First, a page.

Wake Up Call: CBS Fires Attorney for Comments on Las Vegas Shooting

• CBS fired a company lawyer after she posted on Facebook that some victims of the Las Vegas mass shooting are “Republican gun toters” who don’t deserve sympathy. The company said her comments “are deeply unacceptable.” Hayley Geftman-Gold, who was vice president and senior legal counsel at CBS in New York, apologized for her “shameful” post. (Washington Post)

• Accounting giant KPMG said it hired a new general counsel, Tonya T. Robinson, who was acting general counsel of the U.S. Department of Housing and Urban Development in Washington, D.C and is a former WilmerHale litigation partner. Robinson replaces Joseph I. Loonan, who steps down after 12 years in the job but will remain as special counsel to KPMG’s chairman. (BLB)

• The SEC now says the hackers who broke into its corporate filing system last year accessed two people’s personal information, contradicting its previous assessment that no such data had been compromised. (Bloomberg)

• The first Supreme Court argument of the new term suggested the justices are divided over the power of employers to block class-action lawsuits by workers and channel disputes into arbitration. (Bloomberg via BLB)

• U.K. firm Bird & Bird plans to open its first U.S. office in 2018 in the San Francisco Bay Area, with two partners and a focus on technology clients. The firm said Stefano Silvestri, co-chief of its international corporate group, will make the move from Milan, while intellectual property partner Nick Aries is set to move from London.  (Legal Week via American Lawyer)

• A small but growing number of prominent government prosecutors are starting their own small law firms rather than joining firms that represent the kinds of clients they spent years prosecuting. (New York Times DealBook)

• Arent Fox LLP hired a former New York federal prosecutor, Robert Capers, as co-chairman of its 33-lawyer government enforcement and white-collar practice, based in its New York office. (BLB)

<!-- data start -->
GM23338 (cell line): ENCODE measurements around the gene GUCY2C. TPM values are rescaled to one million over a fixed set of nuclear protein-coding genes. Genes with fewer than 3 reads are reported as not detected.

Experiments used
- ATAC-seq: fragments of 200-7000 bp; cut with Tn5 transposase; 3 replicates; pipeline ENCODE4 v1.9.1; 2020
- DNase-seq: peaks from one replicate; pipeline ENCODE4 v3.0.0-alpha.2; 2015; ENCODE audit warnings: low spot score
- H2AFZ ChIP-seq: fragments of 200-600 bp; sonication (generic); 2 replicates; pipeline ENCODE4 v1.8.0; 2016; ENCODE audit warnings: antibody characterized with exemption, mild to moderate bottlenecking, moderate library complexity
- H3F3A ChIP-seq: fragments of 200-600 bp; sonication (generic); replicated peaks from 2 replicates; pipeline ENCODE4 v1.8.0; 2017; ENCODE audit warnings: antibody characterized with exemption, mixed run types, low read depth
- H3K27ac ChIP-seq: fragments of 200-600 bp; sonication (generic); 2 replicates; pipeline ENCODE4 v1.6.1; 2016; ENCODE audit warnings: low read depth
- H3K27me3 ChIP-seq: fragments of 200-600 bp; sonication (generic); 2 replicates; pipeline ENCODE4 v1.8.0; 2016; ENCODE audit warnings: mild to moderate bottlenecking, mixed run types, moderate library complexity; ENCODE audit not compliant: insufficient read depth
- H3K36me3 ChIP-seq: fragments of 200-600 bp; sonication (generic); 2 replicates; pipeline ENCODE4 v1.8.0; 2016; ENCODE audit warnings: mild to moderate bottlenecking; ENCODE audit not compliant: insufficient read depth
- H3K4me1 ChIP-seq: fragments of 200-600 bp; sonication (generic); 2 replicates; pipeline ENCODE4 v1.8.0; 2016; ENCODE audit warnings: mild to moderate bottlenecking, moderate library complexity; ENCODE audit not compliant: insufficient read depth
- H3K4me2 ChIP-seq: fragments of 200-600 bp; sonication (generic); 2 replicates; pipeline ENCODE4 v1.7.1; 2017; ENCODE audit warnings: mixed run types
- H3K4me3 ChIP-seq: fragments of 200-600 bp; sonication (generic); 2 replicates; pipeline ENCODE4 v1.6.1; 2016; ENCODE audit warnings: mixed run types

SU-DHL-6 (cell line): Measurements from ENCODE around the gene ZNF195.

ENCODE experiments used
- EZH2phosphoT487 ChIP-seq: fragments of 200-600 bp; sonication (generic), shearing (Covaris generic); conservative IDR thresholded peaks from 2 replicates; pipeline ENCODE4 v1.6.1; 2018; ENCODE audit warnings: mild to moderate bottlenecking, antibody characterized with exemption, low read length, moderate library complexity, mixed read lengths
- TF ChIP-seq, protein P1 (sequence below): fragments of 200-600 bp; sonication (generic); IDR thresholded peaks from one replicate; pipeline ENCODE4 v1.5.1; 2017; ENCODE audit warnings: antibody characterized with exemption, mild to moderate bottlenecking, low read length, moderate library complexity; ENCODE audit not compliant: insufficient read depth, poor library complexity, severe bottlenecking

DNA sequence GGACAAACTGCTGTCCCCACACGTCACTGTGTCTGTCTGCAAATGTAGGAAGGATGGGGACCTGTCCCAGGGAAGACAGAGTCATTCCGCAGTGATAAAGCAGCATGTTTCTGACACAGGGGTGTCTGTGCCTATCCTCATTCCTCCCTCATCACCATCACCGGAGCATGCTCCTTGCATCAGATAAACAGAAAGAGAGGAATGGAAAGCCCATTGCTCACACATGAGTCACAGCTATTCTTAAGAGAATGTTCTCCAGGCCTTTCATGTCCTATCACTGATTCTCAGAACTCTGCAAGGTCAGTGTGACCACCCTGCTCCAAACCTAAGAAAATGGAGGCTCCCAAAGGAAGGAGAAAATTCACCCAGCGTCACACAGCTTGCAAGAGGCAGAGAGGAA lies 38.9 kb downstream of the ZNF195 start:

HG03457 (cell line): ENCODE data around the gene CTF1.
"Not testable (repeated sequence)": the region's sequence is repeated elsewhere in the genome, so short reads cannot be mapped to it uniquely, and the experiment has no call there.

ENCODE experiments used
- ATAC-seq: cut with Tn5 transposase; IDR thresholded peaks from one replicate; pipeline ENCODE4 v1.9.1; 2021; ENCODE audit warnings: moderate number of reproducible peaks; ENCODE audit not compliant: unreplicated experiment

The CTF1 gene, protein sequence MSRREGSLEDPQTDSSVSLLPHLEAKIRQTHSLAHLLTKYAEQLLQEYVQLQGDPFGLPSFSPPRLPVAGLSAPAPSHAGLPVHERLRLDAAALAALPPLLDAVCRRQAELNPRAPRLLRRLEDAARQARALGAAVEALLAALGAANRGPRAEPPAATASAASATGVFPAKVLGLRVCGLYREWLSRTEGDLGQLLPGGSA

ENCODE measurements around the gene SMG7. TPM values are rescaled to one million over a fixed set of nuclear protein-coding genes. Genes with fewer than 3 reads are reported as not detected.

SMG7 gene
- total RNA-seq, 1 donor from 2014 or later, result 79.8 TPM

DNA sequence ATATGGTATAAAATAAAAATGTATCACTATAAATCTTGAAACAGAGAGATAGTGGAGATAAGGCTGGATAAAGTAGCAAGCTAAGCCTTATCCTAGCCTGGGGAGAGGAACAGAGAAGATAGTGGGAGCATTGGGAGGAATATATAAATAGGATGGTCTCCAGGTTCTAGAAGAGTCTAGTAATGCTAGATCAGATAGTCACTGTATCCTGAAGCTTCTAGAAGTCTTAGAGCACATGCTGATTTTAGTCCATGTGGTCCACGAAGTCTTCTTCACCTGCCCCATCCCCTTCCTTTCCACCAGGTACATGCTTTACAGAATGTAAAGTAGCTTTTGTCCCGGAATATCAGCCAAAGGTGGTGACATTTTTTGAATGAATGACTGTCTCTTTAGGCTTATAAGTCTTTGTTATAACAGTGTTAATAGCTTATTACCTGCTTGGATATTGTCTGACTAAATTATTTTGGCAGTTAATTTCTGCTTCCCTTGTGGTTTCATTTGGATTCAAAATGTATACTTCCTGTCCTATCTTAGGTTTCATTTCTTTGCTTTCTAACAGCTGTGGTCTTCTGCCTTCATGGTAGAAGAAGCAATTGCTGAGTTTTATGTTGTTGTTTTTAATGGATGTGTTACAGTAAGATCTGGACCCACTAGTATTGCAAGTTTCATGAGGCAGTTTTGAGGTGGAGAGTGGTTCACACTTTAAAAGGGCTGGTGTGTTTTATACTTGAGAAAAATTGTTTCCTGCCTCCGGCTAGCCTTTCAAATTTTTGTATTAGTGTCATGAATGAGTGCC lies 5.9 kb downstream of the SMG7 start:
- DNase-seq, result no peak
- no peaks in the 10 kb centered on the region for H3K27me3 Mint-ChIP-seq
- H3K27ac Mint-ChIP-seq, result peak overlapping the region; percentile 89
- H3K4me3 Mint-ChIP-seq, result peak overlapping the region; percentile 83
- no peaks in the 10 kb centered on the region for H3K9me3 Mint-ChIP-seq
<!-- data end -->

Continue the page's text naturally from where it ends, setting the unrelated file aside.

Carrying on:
• Top New York real estate lawyers say they are increasingly handling troubled or strained projects, although they’re not encountering distress anywhere near the levels they saw after the 2008 financial crisis. (The Real Deal)

• Winston & Strawn in the last year has added more than 100 lawyers, including corporate teams in New York and a new office in Dallas, to reach over 900 lawyers overall. But the firm’s managing partner, Tom Fitzgerald, wants to keep growing. (BLB)

• With the court due to consider a case on gerrymandering, a New York Times podcast discusses how Big Law firm Michael Best & Friedrich helped Republicans redistrict Wisconsin. (New York Times)

 

 

Happening in SCOTUS and Other Courts

• The court turned away an appeal that sought to force Coca-Cola Co. and other companies to equip vending machines for use by blind people. (Bloomberg) The case could have had an impact on whether internet services and companies need to comply with the Americans with Disabilities Act. (National Law Journal)

• It’s an exciting start to a new Supreme Court term with a “juicy” list of cases. (Read That Back on US Law Week Blog)

• The court rejected an appeal from embattled internet entrepreneur Kim Dotcom, leaving intact an order that lets the federal government seize $40 million from accounts in Hong Kong and New Zealand. (Bloomberg)

• LGBTQ advocacy group Equality California said the National Center for Lesbian Rights and GLBTQ Legal Advocates & Defenders have joined as co-counsel in its lawsuit challenging the constitutionality of President Donald Trump’s order banning transgender people from enlisting or serving openly in the military. (Equality California)

 

 

 

Las Vegas

• Stephen Paddock, the shooter who killed at least 58 people at a country music concert in Las Vegas, was a retired accountant who “didn’t always make sense,” according to the managing partner of a law firm that defended a hotel chain against a personal injury claim by Paddock. The lawyer, Martin Kravitz, of Las Vegas-based Kravitz, Schnitzer & Johnson, also represents the hotel involved in the shooting, the Mandalay Bay casino resort. (National Law Journal)